Belgium charges couple with plotting attack on French rally

The Belgian citizens allegedly were plotting against an Iranian opposition group.

By Raf Casert and Sylvain Plazy / Associated Press

BRUSSELS — A married couple with Iranian heritage was arrested “just in time” in Belgium as they allegedly prepared to head to France to bomb a large rally that an Iranian opposition group held over the weekend, authorities said Monday.

The federal prosecutor’s office said the Belgian citizens were charged with “attempt at terrorist murder and preparing a terrorist crime” against the group, the Mujahedeen-e-Khalq. U.S. President Donald Trump’s personal lawyer, Rudy Giuliani, was among the speakers at the Saturday rally in the French town of Villepinte near Paris.

Investigators who stopped the couple Saturday and searched their car found about half a kilogram (more than a pound) of TATP explosives and a detonator, federal magistrate Eric Van der Sijpt said.

That could cause a sizeable explosion, considerable bloodshed and widespread panic in a crowd that was estimated to have reached 25,000 people.

“We can say we arrested them just in time,” Van der Sijpt told The Associated Press.

As well as Iranian exiles, there were several American speakers at the event in a packed hall at an exhibition center north of Paris.

“They were planning a terrorist attack at a conference. I don’t know if they were targeting somebody special,” Van der Sijpt said.

A man detained in Germany appeared to be an Iranian diplomat from Vienna, Van de Sijpt said. The Mujahedeen-e-Khalq quickly sought to implicate the Iranian government.

Iranian Foreign Minister Javad Zarif called the allegations of a foiled extremist plot a ploy.

“How convenient: Just as we embark on a presidential visit to Europe, an alleged Iranian operation and its ‘plotters arrested,” Zarif said in a Twitter message. “Iran unequivocally condemns all violence & terror anywhere.”

Iranian President Hassan Rouhani began a two-day visit to Switzerland on Monday and is expected to travel to Austria next.

The Mujahedeen-e-Khalq, widely known as MEK, is an exiled Iranian opposition group detested by the Islamic Republic of Iran. The formerly armed group had been on European Union and U.S. terrorism lists before being delisted from both. The weekend rally had sought to plant the seeds for regime change in Iran.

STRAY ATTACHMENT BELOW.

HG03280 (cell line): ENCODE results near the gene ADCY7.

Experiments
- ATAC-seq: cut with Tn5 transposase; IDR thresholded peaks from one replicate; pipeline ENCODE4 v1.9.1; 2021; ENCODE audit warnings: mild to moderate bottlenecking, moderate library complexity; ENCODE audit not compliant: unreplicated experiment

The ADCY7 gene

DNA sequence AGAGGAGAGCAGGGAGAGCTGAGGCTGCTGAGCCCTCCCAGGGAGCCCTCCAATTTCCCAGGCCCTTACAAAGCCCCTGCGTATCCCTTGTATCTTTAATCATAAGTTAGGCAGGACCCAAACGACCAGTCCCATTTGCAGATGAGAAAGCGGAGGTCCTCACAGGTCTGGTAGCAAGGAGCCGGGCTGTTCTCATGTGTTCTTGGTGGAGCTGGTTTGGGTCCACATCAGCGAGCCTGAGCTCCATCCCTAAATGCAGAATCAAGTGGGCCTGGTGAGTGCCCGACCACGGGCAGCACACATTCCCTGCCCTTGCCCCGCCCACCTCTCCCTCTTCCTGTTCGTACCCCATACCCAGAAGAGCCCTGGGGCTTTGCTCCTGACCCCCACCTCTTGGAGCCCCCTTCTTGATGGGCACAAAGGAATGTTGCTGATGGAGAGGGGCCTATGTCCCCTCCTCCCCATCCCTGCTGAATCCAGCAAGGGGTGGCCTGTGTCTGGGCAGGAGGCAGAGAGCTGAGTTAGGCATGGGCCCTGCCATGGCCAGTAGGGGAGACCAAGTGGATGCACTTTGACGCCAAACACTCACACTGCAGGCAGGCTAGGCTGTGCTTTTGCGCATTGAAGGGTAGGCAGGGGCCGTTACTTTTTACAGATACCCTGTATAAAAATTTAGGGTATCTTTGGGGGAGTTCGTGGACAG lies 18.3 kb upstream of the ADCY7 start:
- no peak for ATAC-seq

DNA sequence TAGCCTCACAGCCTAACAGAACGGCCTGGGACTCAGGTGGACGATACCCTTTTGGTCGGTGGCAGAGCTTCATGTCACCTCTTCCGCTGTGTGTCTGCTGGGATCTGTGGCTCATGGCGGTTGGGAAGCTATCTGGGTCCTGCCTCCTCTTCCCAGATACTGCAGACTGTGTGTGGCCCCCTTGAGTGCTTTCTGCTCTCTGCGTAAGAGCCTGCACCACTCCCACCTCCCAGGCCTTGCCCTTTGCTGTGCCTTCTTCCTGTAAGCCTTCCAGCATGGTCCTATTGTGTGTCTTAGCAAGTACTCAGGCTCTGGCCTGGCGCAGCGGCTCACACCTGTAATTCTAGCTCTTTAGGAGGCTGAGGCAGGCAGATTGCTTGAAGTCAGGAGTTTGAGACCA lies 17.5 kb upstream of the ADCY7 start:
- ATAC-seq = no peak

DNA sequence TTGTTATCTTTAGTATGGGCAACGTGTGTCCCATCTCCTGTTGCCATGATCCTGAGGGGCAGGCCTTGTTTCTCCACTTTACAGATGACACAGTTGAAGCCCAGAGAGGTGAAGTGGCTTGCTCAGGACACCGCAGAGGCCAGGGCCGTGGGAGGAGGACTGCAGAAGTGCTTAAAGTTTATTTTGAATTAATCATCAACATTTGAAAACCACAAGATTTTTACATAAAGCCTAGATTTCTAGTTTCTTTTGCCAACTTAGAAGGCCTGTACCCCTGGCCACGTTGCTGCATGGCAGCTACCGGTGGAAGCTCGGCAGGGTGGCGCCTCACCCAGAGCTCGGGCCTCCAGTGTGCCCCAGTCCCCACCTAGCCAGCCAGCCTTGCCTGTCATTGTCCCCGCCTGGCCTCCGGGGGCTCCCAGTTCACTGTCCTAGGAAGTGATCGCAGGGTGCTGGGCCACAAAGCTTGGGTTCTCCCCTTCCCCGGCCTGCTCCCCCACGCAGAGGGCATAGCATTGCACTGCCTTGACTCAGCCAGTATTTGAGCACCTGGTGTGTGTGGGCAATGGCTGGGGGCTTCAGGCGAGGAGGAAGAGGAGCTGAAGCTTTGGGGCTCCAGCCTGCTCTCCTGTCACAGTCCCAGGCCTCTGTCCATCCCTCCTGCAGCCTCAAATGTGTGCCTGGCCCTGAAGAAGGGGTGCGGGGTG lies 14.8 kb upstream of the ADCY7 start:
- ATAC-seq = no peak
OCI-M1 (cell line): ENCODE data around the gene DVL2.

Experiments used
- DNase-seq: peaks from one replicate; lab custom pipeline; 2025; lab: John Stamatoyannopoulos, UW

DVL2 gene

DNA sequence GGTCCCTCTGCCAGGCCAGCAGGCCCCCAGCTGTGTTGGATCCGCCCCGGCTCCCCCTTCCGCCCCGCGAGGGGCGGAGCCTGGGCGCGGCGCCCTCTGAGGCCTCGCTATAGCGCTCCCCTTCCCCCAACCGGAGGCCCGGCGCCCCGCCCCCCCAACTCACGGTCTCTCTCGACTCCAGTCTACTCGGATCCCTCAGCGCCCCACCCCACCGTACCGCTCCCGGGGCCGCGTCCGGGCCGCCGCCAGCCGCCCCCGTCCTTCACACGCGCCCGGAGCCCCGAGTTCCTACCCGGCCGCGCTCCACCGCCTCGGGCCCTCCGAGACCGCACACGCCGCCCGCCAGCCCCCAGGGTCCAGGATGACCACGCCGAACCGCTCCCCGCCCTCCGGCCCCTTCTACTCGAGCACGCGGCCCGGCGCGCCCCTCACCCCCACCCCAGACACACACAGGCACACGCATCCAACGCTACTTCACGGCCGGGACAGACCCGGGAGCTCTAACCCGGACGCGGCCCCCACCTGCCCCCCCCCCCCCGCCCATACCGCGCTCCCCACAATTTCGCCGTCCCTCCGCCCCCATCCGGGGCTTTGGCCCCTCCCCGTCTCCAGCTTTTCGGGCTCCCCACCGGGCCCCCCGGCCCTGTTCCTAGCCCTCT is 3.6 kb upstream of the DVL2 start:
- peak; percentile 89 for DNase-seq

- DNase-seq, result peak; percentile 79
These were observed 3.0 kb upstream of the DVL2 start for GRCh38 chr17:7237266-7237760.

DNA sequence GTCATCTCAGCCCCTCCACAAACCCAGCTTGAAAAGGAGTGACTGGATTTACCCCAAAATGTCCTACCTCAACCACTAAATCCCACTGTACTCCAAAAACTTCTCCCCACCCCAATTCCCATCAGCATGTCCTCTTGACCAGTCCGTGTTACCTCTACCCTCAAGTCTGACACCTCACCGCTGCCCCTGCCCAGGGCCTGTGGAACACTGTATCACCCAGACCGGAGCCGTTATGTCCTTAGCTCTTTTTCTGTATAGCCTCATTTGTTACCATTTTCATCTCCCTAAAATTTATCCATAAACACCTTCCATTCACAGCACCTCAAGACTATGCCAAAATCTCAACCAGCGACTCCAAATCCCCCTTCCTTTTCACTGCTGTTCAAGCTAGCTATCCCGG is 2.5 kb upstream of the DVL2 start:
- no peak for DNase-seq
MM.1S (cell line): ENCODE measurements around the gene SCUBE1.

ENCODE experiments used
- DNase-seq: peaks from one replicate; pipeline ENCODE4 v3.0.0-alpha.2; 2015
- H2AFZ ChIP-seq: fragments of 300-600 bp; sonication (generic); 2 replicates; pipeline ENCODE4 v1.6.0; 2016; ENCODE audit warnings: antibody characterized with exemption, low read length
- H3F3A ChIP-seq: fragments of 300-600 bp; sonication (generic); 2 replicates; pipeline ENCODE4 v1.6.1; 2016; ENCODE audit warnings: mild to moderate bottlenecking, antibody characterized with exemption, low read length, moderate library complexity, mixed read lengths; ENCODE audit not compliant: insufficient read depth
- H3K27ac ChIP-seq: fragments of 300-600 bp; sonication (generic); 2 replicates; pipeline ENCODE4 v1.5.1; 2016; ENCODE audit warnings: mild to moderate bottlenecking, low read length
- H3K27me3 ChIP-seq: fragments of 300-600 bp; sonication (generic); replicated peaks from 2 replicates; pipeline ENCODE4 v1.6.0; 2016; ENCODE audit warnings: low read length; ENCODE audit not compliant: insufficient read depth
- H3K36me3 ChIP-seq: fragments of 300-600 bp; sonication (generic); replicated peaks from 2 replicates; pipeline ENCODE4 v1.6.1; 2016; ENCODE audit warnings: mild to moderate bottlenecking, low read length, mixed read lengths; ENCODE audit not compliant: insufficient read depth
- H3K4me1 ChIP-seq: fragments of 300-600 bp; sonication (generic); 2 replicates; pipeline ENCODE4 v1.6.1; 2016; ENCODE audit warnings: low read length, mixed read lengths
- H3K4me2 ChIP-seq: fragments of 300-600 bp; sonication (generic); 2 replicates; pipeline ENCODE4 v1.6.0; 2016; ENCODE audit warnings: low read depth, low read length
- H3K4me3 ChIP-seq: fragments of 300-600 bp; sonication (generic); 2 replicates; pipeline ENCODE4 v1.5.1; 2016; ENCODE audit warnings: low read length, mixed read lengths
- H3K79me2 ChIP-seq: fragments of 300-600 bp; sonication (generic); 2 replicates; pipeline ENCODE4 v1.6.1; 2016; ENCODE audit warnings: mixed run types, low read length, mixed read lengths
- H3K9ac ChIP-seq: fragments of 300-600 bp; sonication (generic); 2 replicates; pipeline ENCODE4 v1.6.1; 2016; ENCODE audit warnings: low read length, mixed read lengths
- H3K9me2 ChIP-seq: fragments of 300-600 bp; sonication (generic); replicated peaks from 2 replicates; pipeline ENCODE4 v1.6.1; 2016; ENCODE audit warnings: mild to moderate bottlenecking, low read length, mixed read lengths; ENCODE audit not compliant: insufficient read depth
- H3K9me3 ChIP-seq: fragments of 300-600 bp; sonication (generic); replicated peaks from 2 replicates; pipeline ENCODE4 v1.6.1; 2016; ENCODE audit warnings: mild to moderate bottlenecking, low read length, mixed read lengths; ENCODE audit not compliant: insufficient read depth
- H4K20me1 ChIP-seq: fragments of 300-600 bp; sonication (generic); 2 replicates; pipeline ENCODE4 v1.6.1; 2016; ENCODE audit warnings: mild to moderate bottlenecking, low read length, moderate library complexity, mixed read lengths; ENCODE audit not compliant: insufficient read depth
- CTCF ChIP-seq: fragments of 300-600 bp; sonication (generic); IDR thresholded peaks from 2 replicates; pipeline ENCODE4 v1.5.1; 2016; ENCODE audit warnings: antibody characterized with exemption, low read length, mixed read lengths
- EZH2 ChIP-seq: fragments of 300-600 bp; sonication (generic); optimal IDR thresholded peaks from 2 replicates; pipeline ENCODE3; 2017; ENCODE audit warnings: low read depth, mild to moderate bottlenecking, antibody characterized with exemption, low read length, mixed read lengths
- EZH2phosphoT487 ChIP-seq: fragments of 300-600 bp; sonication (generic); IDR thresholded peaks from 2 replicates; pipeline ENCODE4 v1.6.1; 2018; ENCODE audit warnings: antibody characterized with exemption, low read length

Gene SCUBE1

“Regime change in Iran is within reach as never before,” leader Maryam Rajavi said at the event.

The Belgian prosecutors’ office said Belgian security services, France’s domestic intelligence service and German judicial authorities had been instrumental in preventing another terror attack in France.

Police raided five homes after the couple was detained but did not disclose if they found additional evidence.

Three people also were detained for questioning in France, but two of them were released Monday with no “incriminating elements” uncovered, a French judicial official source said. Investigators worked to determine the Belgian suspects’ ties to the third person detained in France, according to the judicial source who asked to remain anonymous because he wasn’t authorized to discuss an ongoing investigation.

Trump’s recent appointment of John Bolton, who spoke at a MEK rally before he became national security adviser, and Giuliani, a regular MEK headliner, are seen as moves that could strengthen the group’s bid for U.S. backing.

TATP, the explosive that Belgian authorities said was found in the suspects’ car, has been used in several terror attacks in Europe in recent years, including the 2016 bombings in Brussels that killed 32 people.

Elaine Ganley and Lori Hinnant in Paris and Frank Jordans in Berlin contributed to this report.

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